A Surprise Rate Hike Request Shocks California on the Eve of 2024. In a bold play, Pacific Gas & Electric, the reviled utility giant in California, chose the final business day of 2023 to make a stunning move. The company submitted a last-minute request to state regulators, requesting a significant 13% rate increase for its customers in 2024. Should the California Public Utilities Commission (CPUC) greenlight this proposal, PG&E customers could see their electricity bills skyrocket by an extra $34.50 monthly—over $400 annually. This latest development in PG&E’s strategy is just another step in its ongoing quest to increase profits. This is in light, specifically, of its recent successful increase in November, when the CPUC approved a similar substantial rate hike that added an average of $32.50 to utility bills.

What’s astonishing is the seemingly lack of limits on how often or how much PG&E can request rate hikes. This leaves PG&E’s 16 million captive customers facing some of the steepest utility bills in the country, with no relief in sight. Critics like Ken Cook, EWG President and Marin County resident, are vocal about PG&E’s exploitation of the CPUC’s lenient rate approval process. The company seems to have a clear path with the commission, which is often criticized for being too accommodating to PG&E’s demands. Cook expressed his frustration: “PG&E’s path through the CPUC has been one long, unending boulevard of green lights. The unscrupulous monopoly will use every opportunity to fleece its captive ratepayers, and the unelected members of the commission consistently and dutifully comply.”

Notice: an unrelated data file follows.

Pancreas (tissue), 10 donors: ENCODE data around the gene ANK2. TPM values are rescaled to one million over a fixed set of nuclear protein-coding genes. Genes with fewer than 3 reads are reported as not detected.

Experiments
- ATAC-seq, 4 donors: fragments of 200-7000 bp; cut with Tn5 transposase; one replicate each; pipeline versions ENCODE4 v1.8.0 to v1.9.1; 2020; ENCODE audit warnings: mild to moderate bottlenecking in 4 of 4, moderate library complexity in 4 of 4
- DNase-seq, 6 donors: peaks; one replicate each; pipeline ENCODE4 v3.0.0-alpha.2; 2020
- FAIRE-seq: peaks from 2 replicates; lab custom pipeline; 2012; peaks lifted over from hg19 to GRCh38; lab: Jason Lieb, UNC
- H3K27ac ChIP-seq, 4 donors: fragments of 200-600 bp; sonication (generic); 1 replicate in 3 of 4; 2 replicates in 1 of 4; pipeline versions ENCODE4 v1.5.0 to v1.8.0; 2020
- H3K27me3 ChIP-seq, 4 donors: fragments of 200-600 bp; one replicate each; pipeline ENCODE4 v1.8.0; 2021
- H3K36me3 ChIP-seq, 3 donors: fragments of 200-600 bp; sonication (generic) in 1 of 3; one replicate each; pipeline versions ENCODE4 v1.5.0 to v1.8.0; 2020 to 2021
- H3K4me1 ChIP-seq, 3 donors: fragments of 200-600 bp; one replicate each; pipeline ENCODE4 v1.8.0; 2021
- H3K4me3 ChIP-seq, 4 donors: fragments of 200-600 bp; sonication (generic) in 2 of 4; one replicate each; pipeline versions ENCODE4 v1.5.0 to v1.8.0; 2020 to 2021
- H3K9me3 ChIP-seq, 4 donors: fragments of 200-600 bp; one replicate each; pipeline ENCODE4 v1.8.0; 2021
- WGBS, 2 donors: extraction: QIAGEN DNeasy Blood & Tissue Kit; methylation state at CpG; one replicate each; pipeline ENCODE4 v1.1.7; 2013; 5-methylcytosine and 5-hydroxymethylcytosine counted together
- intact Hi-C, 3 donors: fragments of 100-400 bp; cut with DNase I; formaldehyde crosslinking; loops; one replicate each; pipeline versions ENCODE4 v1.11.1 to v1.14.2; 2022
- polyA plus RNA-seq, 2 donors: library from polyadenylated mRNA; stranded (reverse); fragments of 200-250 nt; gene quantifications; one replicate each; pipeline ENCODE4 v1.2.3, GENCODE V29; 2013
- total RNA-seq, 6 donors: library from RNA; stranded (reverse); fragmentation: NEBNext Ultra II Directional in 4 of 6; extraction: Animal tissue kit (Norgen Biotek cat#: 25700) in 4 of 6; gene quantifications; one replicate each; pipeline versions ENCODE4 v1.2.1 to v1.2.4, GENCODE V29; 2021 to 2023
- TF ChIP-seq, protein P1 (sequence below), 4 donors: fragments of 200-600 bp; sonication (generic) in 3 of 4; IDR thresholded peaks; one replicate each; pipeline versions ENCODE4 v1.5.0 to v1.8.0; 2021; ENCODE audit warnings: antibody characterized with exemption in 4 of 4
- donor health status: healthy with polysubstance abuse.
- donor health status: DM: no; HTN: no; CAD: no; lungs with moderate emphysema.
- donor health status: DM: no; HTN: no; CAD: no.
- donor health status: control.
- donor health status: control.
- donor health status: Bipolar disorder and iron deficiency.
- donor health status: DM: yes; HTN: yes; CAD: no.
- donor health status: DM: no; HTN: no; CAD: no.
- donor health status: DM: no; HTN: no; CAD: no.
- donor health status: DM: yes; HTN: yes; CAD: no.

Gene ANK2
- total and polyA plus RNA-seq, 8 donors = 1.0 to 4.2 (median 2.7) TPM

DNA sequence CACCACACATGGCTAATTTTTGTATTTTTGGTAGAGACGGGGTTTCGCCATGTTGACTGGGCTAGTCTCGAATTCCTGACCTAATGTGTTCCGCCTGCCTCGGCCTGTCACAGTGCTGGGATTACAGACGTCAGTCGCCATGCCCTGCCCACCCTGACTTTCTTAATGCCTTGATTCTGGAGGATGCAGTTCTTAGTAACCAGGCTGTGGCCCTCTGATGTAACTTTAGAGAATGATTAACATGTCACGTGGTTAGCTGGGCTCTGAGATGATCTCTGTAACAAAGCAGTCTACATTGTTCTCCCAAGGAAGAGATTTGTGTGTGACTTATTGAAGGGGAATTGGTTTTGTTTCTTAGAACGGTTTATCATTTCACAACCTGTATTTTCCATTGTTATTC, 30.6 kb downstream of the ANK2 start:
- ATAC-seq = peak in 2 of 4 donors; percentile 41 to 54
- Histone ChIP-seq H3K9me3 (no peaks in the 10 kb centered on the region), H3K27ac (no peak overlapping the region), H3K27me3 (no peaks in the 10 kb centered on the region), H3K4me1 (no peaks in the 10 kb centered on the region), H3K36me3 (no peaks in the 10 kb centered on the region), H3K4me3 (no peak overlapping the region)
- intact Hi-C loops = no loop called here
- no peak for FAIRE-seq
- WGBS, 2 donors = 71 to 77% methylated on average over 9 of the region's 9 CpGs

Throughout 2023, PG&E has been advocating for multiple rate hikes, claiming they are essential for wildfire safety improvements and infrastructure upgrades, including new power lines. Their aggressive strategy isn’t just limited to electricity bills; they’ve also played a pivotal role in undermining California’s popular residential rooftop solar program. The state’s other two investor-owned utilities supported their efforts.

The CPUC’s decision to roll back financial incentives for solar energy didn’t just increase electricity bills; it dealt a massive blow to the state’s thriving solar industry, resulting in over 17,000 job losses, with more expected in 2024. Amidst all this, PG&E had a brush with becoming a publicly owned utility following its $30 billion liability for causing deadly wildfires, including the 2018 Camp Fire. Despite being convicted of 84 counts of manslaughter and declaring bankruptcy in 2019, PG&E has seen financial rewards, primarily through CPUC-approved rate hikes.
In stark contrast to the plight of its ratepayers and the solar industry workforce, PG&E’s shareholders have a reason to celebrate: the company is reinstating its quarterly dividend, promising payouts starting this January. We’re Here to Help. We understand that these developments can be overwhelming and financially straining. Remember, you’re not alone in this. Our team is dedicated to providing support and guidance during these challenging times. Whether it’s exploring alternative energy options, understanding your rights as a consumer, or simply needing someone to talk to about these changes, we’re here for you. Together, we can navigate these turbulent waters. Reach out to us—let’s work towards a brighter, more sustainable future.